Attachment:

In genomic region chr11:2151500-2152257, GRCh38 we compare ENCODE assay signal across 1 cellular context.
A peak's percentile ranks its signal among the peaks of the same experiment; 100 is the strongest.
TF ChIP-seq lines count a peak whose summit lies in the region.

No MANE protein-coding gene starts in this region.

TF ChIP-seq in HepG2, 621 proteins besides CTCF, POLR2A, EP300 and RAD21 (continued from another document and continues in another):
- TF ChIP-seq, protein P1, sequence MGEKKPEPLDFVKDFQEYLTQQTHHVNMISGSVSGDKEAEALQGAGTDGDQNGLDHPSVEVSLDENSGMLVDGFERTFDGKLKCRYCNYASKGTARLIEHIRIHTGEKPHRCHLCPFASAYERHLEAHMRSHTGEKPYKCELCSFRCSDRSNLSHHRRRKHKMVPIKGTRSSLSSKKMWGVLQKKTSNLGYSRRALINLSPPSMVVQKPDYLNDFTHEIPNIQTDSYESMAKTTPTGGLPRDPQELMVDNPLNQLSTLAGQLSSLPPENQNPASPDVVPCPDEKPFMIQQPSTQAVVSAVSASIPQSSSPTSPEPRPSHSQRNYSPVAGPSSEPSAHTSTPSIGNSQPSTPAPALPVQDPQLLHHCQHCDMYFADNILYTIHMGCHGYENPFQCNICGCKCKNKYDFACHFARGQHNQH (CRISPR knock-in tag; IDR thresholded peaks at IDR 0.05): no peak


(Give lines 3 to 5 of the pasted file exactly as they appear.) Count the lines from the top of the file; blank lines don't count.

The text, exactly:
TF ChIP-seq lines count a peak whose summit lies in the region.

No MANE protein-coding gene starts in this region.

TF ChIP-seq in HepG2, 621 proteins besides CTCF, POLR2A, EP300 and RAD21 (continued from another document and continues in another):